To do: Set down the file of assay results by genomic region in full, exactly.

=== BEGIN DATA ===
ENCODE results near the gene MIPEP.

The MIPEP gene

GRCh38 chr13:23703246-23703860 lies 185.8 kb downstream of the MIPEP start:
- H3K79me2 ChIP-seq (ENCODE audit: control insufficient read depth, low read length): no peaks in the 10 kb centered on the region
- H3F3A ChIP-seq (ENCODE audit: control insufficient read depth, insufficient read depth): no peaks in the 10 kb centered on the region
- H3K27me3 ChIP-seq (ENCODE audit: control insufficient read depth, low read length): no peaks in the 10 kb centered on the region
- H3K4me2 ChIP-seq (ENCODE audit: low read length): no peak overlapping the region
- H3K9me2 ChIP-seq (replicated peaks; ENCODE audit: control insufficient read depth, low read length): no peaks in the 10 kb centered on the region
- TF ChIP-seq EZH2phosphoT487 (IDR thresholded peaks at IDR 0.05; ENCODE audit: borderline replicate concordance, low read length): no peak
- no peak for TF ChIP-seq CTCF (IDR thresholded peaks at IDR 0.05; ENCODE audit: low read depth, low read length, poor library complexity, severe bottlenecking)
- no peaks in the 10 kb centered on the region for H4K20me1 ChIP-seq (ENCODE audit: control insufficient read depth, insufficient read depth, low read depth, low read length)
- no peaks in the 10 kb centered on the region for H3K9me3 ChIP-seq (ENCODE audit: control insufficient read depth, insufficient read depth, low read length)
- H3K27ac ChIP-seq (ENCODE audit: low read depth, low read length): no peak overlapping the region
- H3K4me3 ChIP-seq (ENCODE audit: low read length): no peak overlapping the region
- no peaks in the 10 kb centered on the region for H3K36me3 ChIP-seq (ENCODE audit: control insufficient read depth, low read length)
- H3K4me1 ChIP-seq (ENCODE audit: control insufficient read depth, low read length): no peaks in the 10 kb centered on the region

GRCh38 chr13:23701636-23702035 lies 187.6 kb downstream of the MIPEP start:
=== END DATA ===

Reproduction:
ENCODE results near the gene MIPEP.

The MIPEP gene

GRCh38 chr13:23703246-23703860 lies 185.8 kb downstream of the MIPEP start:
- H3K79me2 ChIP-seq (ENCODE audit: control insufficient read depth, low read length): no peaks in the 10 kb centered on the region
- H3F3A ChIP-seq (ENCODE audit: control insufficient read depth, insufficient read depth): no peaks in the 10 kb centered on the region
- H3K27me3 ChIP-seq (ENCODE audit: control insufficient read depth, low read length): no peaks in the 10 kb centered on the region
- H3K4me2 ChIP-seq (ENCODE audit: low read length): no peak overlapping the region
- H3K9me2 ChIP-seq (replicated peaks; ENCODE audit: control insufficient read depth, low read length): no peaks in the 10 kb centered on the region
- TF ChIP-seq EZH2phosphoT487 (IDR thresholded peaks at IDR 0.05; ENCODE audit: borderline replicate concordance, low read length): no peak
- no peak for TF ChIP-seq CTCF (IDR thresholded peaks at IDR 0.05; ENCODE audit: low read depth, low read length, poor library complexity, severe bottlenecking)
- no peaks in the 10 kb centered on the region for H4K20me1 ChIP-seq (ENCODE audit: control insufficient read depth, insufficient read depth, low read depth, low read length)
- no peaks in the 10 kb centered on the region for H3K9me3 ChIP-seq (ENCODE audit: control insufficient read depth, insufficient read depth, low read length)
- H3K27ac ChIP-seq (ENCODE audit: low read depth, low read length): no peak overlapping the region
- H3K4me3 ChIP-seq (ENCODE audit: low read length): no peak overlapping the region
- no peaks in the 10 kb centered on the region for H3K36me3 ChIP-seq (ENCODE audit: control insufficient read depth, low read length)
- H3K4me1 ChIP-seq (ENCODE audit: control insufficient read depth, low read length): no peaks in the 10 kb centered on the region

GRCh38 chr13:23701636-23702035 lies 187.6 kb downstream of the MIPEP start: